I have, while pulling what dandelion plants I can reach out of the wildflower garden, noticed three new plants that appear to be flax. I am looking forward to wild flax in order to take photographs, again, and I’ve been worried that they won’t “take” in the new spot. I am not sure what the sun exposure will be, since we didn’t pick the plot (50 sq. ft.) until late in the summer or early autumn. Too, the willow tree across the back fence has dropped some larger branches, and we had to remove one of the four stands of cotoneaster bushes, those closest to the back fence on the southwest end of the yard.

There was precipitation, this morning, but the afternoon winds have dried the grass enough for Al to mow the yard. He’s finished the front and sides, and is now working on the back. Before that, he cleared out the project-in-process enough that he can build the interior wall when it’s too wet for shingling. Looks like tomorrow will include shingling.

In the meanwhile, I also took pictures of the peony leaves. The new plants, erupting from the middle of the plot we staked out (to protect them, early and now emerging, from the lawnmower), had raindrops on their leaves. I love the colors of them when they are youngish.

I am going through stacks of books and papers that have accumulated beside my chair since my father died. Time to start putting things back into order, again. Since inheriting, after giving away my set to a nephew and his family, the family’s Great Books of the Western World, along with copies of all of the Great Ideas Today yearbooks (with duplicates for the years when both I and my parents were buying them), I am once again short of shelf space. I do not know what I would have done if I hadn’t given away/thrown out over five hundred hardcover/paperback books with last year’s Spring Clean-up Week discards.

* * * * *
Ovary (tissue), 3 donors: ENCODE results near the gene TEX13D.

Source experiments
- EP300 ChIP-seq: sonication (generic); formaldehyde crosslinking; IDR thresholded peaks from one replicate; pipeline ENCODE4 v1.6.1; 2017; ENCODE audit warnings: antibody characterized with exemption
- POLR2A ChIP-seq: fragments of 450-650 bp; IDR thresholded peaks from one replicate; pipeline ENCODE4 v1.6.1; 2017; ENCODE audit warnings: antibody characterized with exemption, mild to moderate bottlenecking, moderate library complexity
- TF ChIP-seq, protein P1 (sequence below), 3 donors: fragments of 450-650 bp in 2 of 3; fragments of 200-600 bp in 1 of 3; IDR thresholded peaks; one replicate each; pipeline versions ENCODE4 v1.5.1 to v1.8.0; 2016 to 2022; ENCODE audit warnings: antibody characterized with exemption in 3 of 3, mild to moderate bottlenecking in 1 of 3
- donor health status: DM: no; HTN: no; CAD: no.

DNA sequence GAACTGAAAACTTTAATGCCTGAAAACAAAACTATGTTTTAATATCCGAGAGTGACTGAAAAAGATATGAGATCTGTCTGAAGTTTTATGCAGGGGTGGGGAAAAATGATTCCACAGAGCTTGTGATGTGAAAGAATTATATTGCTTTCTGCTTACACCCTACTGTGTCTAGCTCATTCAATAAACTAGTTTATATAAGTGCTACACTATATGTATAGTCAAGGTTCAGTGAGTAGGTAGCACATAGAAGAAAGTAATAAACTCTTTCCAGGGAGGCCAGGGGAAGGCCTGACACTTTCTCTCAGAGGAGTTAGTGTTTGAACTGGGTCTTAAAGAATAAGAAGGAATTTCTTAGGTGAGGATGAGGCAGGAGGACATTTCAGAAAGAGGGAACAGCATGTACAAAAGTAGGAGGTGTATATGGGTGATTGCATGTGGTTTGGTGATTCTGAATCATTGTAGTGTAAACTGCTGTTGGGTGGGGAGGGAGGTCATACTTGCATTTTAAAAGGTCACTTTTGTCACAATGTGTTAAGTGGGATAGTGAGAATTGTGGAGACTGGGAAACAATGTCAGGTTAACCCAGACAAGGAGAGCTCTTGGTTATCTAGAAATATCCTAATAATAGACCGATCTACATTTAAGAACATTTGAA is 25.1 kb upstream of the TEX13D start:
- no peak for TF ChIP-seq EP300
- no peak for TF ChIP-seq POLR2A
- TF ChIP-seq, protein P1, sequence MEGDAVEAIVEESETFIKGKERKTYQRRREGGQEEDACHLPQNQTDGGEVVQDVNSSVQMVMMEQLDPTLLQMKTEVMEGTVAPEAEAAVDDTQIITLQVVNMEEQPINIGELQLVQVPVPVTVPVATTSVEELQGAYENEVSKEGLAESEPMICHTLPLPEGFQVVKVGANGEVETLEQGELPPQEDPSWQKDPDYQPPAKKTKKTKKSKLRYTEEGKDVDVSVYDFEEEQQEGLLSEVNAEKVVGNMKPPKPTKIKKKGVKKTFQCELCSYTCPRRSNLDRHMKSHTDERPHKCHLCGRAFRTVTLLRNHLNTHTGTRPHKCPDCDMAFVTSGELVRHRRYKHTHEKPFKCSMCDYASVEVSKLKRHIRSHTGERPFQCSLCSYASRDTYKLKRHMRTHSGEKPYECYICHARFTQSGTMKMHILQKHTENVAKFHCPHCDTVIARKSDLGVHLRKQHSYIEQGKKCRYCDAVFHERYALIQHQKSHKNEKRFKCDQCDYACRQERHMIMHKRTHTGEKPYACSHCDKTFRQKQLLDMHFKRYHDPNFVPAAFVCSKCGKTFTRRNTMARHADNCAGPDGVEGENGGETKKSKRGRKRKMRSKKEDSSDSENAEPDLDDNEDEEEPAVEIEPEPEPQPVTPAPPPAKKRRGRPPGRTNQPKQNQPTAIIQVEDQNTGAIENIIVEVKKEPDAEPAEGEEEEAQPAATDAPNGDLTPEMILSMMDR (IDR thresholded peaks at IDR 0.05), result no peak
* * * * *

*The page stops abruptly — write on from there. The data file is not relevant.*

Nonetheless, I will keep at this thing. Neither of us wants to go into older age with closets or cardboard boxes to go through when it actually will be too much work, rather than now, when it just feels like it is. I have new artwork to put on the walls, however, when I get to the framer’s. I look forward to that.